Using the REPLACE Option
Restore normally prevents accidentally overwriting a database with a different database. If the database specified in a RESTORE statement already exists on the current server and the specified database family GUID differs from the database family GUID recorded in the backup set, the database is not restored. This is an important safeguard.
REPLACE should be used rarely and only after careful consideration.
The REPLACE option overrides several important safety checks that restore normally performs. The overridden checks are as follows:
Restoring over an existing database with a backup taken of another database.
With the REPLACE option, restore allows you to overwrite an existing database with whatever database is in the backup set, even if the specified database name differs from the database name recorded in the backup set. This can result in accidentally overwriting a database by a different database.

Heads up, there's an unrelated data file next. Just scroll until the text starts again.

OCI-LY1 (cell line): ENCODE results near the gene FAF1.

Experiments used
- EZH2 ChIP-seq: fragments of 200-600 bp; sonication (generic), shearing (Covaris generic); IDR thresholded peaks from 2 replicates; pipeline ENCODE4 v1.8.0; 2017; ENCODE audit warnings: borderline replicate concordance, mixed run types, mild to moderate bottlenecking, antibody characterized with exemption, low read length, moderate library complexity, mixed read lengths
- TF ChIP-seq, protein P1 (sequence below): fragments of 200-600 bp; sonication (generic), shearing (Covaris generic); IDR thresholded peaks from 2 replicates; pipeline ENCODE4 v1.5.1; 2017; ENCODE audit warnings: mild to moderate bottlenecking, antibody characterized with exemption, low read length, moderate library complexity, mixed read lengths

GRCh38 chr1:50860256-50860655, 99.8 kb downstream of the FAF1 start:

Restoring over a database using the full or bulk-logged recovery model where a tail-log backup has not been taken and the STOPAT option is not used.
With the REPLACE option, you can lose committed work, because the log written most recently has not been backed up.
Overwriting existing files.
For example, a mistake could allow overwriting files of the wrong type, such as .xls files, or that are being used by another database that is not online. Arbitrary data loss is possible if existing files are overwritten, although the restored database is complete.